Don’t Burn Out Just Yet

Between this spring and last, I have come to a seemingly unpopular opinion that spring is the hardest term of the year. After Winter Break, students have two months of school and, subsequently, Spring Break. However, even after two weeks of break, I felt burnt out heading into the term. The third and final trimester includes ten long weeks of school, which can be difficult to endure at the end of the academic year. Unlike Spring, Fall term comes after summer vacation, and Winter Term has a mid-trimester break, which affords students more downtime. This isn’t to say that one term is particularly easier than another; however, campus-wide burnout is more prevalent in students in the spring. As the end of the school year approaches, I find myself expending energy, wondering how I will manage to make it to summer break with a decent GPA. As I have consulted my family and friends for advice, I have reflected on the importance of preventing and mitigating burnout.

I have come to realize my burnout and stress often come from overcommitting. Because club turnovers happen in the spring, students often have more on their plate between final performances, papers, and tests. Long days, running from dress rehearsals to group project meetings to studying for my majors or AP exams, constituted my Spring Term. While I’ve become accustomed to the rigorous schedule synonymous with life at Andover, it can become difficult for even the best students to meet every demand. I haven’t always understood that trimming down a laundry list of commitments doesn’t make me any less capable or competent. Furthermore, in pursuing this faux success, I end up anchoring myself with obligations. However, quantity and quality are often mutually exclusive. This has made me struggle to make it to chorus rehearsals or submit assignments for the extra elective I pressured myself to enroll in. I’d consistently succumbed to the tendencies that led me to take on a course load that I couldn’t handle or juggle extracurriculars that consumed all my time. However, after many sleepless nights spent catching up on missing assignments, I began reducing my commitments to only those I could manage while prioritizing my wellness. In my case, I made the difficult decision to walk away from certain obligations, such as outdoor track, in order to make sure I consistently slept eight hours a night and succeeded academically. This decision freed me from much stress and reduced my burnout, allowing me to devote my full attention to a handful of obligations and thrive in each.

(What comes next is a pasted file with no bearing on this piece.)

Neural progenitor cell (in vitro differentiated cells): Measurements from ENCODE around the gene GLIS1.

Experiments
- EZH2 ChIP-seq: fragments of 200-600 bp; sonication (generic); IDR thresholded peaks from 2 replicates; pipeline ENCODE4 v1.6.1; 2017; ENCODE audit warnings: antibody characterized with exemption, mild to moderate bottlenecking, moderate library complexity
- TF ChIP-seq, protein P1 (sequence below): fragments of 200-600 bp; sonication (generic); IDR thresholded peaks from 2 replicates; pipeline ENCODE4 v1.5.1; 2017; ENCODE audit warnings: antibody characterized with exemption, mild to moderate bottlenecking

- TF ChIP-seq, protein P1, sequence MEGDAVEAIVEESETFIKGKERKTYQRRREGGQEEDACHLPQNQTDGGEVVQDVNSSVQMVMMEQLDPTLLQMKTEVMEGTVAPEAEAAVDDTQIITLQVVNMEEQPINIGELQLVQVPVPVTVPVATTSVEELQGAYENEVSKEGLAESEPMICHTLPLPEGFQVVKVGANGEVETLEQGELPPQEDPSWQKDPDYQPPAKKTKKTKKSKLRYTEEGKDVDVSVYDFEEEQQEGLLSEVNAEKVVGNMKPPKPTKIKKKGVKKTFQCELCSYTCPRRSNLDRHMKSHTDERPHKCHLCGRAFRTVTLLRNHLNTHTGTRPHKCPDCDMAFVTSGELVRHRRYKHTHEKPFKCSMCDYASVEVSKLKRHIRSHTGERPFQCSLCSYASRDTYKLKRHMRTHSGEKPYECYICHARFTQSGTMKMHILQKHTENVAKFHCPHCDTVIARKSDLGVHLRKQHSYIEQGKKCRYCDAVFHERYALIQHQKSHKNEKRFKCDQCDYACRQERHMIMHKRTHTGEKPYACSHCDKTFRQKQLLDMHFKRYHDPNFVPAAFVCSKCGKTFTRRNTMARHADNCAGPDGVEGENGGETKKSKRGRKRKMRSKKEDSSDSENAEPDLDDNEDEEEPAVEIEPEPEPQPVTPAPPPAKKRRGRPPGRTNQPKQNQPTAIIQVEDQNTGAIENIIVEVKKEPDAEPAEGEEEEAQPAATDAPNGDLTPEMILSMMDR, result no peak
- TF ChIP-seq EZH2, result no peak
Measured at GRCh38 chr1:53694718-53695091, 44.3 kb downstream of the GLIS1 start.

While I have continued to combat overcommitment, I have come to realize that perfectionism has been contributing equally to my exhaustion. This winter, I was a cast member in “Shrek the Musical.” From the first rehearsal, I was committed to delivering my best performance. However, mere weeks before opening night, I caught the flu and was out of classes and rehearsals for a week. Naturally, when I returned to practice a week later, I immediately realized that my voice was half as strong as it was before, affecting my confidence. For hours every night, I would run vocal exercises and obsess over every measure and word I sang until I was satisfied — but it never came. My performance came at the mercy of the state of my voice, which needed time to heal. Even when it eventually rebounded, I failed to recognize that perfection is unattainable. The goalposts I set for myself continuously evolve, making it impossible for me to chase perfection and be content with my abilities.

Undoing my mindset on perfectionism was no easy feat. I was adamant about meeting my failures with denial instead of embracing my humanity. However, during Spring break, I witnessed my father’s rejection for an academic grant he had worked tirelessly for. Initially, I expected my father to react like I would — by sulking around the house and living off Ben & Jerry’s ice cream. However, I was shocked and inspired when he chose to do the opposite. He told me that dwelling on one seemingly massive failure would only hinder his ability to succeed elsewhere in his life, whether as a scholar, father, or husband. Instead, he decided to step back and assess what areas he could improve on to turn his failure into success. His ultimate goal wasn’t perfection but rather satisfaction with his achievements and capabilities.

Being a student at Andover can be taxing, especially towards the end of each year. However, there are conscious decisions we can make as students to relieve ourselves from unnecessary stressors. Being mindful that we are not biting off more than we can chew or expecting too much from ourselves is a central part of making sure school is a catalyst of our curiosity and learning — not an obstacle.